Dylan Jones looks back at Seventies' second hand styling and how it spawned our love of all things “vintage”.

The world of luxury has become so pervasive that it’s often difficult to imagine what life was like before it.

We used to live in a world without social media. We blithely lived our lives without the relentless bombardment of fashion imagery.

“Back in the Seventies, London may have been a sophisticated European capital.

“But it certainly wasn’t considered to be a cultural or sartorial hub.”

Savile Row was where the establishment had its suits made. Bond Street may have been a jet-set enclave.

But for anyone seeking anything out of the ordinary, the only solution was the Oxfam shops and the likes of Lawrence Corner, where you could buy army surplus clothing.

“These days the word “vintage” covers a multitude of sins.”

In fact it is a word that has become so abused, and is such a cliché, that’s it’s difficult to believe that it still has any cachet.

But back in the Seventies, second hand clothing was what you wore if you wanted to either approximate or initiate.

Scouring the charity shops

It was the charity shops you went to if you wanted to look like a character from a 1940s movie – say. Or if you needed to create something new in order to impress your peers in the Blitz Club.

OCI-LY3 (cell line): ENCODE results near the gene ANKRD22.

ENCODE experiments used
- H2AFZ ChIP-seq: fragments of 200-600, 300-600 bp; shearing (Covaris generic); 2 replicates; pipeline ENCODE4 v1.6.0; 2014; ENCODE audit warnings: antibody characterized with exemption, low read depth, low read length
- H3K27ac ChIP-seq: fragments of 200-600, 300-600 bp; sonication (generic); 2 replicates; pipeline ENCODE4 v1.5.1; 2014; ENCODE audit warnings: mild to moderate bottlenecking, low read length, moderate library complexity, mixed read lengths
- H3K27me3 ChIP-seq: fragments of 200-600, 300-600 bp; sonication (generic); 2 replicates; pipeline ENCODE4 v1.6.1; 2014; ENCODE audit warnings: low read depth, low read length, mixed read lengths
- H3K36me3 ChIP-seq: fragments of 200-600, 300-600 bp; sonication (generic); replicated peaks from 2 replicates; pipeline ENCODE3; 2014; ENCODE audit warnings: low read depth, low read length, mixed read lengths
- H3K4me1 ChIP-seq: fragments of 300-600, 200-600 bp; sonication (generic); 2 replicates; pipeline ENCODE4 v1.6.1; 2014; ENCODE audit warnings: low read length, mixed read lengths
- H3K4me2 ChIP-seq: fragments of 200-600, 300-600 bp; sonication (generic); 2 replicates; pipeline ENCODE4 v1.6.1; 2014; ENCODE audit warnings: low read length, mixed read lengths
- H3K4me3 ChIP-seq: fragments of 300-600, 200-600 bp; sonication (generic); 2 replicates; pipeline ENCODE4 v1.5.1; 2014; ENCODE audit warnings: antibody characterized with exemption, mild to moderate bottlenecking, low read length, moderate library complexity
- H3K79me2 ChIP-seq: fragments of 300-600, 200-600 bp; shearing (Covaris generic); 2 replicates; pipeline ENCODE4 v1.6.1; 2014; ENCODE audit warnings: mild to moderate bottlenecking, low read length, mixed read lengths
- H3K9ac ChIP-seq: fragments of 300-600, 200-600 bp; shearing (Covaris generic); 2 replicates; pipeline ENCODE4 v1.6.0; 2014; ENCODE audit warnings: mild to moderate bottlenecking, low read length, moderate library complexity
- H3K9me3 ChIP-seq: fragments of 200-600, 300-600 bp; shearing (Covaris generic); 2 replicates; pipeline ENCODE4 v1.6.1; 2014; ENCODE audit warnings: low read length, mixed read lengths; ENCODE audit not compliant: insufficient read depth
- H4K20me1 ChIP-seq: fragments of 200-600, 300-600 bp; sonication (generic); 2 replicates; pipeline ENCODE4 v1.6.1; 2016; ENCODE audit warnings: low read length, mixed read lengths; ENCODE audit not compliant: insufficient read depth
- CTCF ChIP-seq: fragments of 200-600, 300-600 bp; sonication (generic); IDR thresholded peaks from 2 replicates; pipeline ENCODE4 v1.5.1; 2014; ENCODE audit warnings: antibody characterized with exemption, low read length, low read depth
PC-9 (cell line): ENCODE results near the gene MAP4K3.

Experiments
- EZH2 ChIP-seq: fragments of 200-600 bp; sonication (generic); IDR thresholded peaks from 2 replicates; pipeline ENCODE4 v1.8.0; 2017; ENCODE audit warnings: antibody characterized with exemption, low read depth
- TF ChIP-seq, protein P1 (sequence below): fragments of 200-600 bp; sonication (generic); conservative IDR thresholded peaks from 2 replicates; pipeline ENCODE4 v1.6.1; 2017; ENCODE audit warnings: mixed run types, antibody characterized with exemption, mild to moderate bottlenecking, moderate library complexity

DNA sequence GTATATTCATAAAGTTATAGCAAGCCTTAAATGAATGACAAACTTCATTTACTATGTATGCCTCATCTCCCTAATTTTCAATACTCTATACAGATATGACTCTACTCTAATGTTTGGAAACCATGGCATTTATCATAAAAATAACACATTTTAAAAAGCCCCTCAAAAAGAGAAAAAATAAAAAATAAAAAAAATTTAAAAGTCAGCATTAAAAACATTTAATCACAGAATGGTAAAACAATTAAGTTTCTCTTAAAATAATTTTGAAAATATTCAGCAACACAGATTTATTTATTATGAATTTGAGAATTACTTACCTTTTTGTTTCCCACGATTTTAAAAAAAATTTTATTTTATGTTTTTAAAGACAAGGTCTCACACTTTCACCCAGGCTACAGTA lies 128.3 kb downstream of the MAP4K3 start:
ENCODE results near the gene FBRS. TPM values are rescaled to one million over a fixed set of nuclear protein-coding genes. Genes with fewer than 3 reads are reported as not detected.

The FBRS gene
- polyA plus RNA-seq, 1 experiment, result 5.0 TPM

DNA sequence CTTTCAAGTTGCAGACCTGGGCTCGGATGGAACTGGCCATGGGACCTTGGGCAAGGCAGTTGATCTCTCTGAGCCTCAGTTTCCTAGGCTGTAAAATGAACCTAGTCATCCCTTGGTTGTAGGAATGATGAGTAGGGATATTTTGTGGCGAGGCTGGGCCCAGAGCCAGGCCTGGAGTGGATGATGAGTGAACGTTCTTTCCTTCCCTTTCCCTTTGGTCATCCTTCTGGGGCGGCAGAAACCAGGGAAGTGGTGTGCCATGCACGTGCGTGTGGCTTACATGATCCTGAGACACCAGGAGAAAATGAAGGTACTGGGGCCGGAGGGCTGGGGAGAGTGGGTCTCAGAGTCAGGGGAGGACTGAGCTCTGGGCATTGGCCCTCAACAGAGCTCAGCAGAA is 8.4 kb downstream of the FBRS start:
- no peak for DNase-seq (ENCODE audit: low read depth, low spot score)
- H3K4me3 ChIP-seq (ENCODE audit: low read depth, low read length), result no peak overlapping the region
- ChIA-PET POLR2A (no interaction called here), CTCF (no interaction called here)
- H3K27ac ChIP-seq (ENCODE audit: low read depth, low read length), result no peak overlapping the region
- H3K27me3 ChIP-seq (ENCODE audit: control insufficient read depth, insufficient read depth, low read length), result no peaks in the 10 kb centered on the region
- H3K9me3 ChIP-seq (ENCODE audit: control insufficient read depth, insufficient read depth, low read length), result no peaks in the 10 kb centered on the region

Futurists had to flex their DIY muscle by building their own instruments.

Wannabe pop stars and art school show-offs needed to scour the high street Oxfam and Help The Aged stores to find a solution to their sartorial conundrums.

Regardless of sex or genre, this exercise was called looking for dead men’s clothes.

You might find an old double-breasted suit that had been retired, not because the owner didn’t want it any more, but because they had moved on to a higher plane.

There seemed to be a deep discrepancy in the clothes to be found in these places. There were never any contemporary clothes, and almost nothing from the recent past.

In fact, in many charity shops, you’d find such a huge array of suits from the 1940s that it looked as though they had perhaps been dumped there by a wardrobe assistant.

Of course, many of these suits had been owned by men who hadn’t come back from the War. Their wives and girlfriends – and boyfriends – had had to eventually divest themselves of their wardrobes.

The fact that, in 1979, hundreds of these suits would have been destined to be worn in the Blitz Club, only added more poignancy to their appropriation.


Dylan Jones is the editor-in-chief of GQ and the menswear chairman of the British Fashion Council